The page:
Millions of barrels of oil were taken off the market due to the underperformance of some producers in the bloc.
Oil prices have rallied on higher demand, the inability of some Opec member countries to quickly ramp up production as well as rising geo-political tensions over Ukraine. Reuters
An oil supply shortfall from Opec+ group of countries may lead to a tighter market and push prices higher, according to the International Energy Agency.
The 23-member bloc’s prolonged underperformance has effectively taken 300 million barrels, or 800,000 barrels per day, off the market since the start of 2021, the Paris-based agency said in its monthly market report on Friday.
“That shortfall is expected to deepen as some Opec+ members struggle with production constraints, exacerbating market tightness,” it said.
Oil prices have rallied on a faster-than-expected economic recovery, resulting in higher demand and the inability of some Opec member countries to quickly ramp up production due to underinvestment in the industry. Rising geopolitical tensions over Ukraine have also boosted prices.
Brent, the global benchmark for two thirds of the world's oil, was trading at $91.79 per barrel at 2.30pm UAE time on Friday, while West Texas Intermediate, the gauge that tracks US crude, was at $90.38 per barrel.
Spare capacity is almost entirely held by two producers including Saudi Arabia and the UAE, according to the report.
“If the persistent gap between Opec+ output and its target levels continues, supply tensions will rise, increasing the likelihood of more volatility and upward pressure on prices,” the report said. However, these risks, “which have broad economic implications, could be reduced if producers in the Middle East with spare capacity were to compensate for those running out”.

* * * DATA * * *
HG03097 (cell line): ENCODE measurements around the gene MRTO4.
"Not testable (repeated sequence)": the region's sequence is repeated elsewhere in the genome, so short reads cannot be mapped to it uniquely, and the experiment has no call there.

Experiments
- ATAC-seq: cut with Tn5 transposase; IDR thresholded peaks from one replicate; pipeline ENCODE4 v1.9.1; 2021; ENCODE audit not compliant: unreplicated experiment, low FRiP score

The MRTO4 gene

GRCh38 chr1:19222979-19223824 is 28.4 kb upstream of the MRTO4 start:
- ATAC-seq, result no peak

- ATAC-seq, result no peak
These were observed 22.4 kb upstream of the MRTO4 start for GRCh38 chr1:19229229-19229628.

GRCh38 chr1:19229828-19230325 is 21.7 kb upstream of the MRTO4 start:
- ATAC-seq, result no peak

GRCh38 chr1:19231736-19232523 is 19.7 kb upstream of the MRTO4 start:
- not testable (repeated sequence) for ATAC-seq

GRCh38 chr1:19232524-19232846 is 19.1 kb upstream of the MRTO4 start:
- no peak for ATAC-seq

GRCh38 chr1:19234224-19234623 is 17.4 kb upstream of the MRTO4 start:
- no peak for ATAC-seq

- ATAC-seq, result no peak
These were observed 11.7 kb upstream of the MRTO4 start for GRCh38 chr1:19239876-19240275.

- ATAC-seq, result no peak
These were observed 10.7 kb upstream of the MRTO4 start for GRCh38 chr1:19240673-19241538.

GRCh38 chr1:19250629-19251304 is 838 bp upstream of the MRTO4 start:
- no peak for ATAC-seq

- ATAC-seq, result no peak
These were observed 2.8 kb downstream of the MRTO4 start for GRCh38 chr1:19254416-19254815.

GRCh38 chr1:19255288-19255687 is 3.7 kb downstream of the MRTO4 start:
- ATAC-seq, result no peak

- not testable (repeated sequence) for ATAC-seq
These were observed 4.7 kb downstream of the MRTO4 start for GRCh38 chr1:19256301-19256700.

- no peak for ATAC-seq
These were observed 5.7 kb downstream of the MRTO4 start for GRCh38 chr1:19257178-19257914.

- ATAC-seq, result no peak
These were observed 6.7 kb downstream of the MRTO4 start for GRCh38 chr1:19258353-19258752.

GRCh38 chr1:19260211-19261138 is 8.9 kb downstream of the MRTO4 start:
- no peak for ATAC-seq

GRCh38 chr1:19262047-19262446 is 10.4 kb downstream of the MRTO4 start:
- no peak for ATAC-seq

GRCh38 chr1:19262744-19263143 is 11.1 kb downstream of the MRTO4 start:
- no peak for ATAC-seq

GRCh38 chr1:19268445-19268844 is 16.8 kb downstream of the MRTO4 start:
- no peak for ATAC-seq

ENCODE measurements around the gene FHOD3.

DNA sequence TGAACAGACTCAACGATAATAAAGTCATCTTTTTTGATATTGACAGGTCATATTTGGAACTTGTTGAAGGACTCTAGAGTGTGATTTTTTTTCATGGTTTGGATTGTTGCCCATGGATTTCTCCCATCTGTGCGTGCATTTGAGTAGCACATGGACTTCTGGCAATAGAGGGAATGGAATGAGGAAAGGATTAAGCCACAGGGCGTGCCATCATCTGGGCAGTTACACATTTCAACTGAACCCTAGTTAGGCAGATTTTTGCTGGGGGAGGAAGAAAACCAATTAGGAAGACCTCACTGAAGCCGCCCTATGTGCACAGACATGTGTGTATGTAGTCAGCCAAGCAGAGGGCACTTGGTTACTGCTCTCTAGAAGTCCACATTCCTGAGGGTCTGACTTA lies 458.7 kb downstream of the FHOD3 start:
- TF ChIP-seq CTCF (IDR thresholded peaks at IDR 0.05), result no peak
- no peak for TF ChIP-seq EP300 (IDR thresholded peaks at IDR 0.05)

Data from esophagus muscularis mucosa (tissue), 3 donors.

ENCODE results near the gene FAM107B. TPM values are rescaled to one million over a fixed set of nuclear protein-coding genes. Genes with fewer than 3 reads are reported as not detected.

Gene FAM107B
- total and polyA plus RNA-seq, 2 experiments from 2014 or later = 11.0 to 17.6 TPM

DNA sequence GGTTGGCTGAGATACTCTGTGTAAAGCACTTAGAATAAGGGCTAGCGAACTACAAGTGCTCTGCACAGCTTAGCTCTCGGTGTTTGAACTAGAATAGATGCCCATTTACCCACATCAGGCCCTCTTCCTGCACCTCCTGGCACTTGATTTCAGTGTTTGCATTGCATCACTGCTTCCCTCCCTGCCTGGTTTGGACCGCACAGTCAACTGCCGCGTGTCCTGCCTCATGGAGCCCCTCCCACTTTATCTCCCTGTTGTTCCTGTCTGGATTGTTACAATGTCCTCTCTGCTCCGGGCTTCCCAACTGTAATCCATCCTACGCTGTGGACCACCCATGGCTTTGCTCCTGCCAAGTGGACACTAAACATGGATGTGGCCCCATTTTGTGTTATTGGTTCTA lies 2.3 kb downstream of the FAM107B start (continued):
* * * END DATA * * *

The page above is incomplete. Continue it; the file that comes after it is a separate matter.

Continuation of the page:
The IEA's projections come as investment in the oil and gas sector drops amid green transition efforts by the governments. Total investment in the upstream sector of the oil and gas sector fell 23 per cent below the pre-coronavirus levels to $341 billion in 2021, a new report by the International Energy Forum and IHS Markit said in December.
The global oil and gas industry requires more than $600bn of investment annually until 2030 to keep pace with the rising demand, Dr Sultan Al Jaber, UAE Minister of Industry and Advanced Technology and managing director and group chief executive of Adnoc, told the Abu Dhabi International Petroleum Exhibition and Conference last year.
Despite higher demand and the recurring failure of Opec+ to meet its targets, the market is still set to shift to surplus in 2022, the IEA said. “Non-Opec+ producers could add 2 million bpd of supply, and if Opec+ cuts are fully unwound, the bloc could increase output by 4.3 million bpd.”
The Opec+ group, which achieved a historic reduction of 9.7 million barrels per day between May 2020 and July last year, is unwinding cuts due to improving demand. The group is adding 400,000 barrels per day to the market every month.
JP Morgan, the largest lender in the US, predicts Brent will "overshoot" to $125 a barrel this year and $150 in 2023 due to underinvestment in the oil and gas sector.
World oil demand is set to expand by 3.2 million bpd this year, to reach 100.6 million bpd, as restrictions to contain the spread of Covid ease, the IEA report said.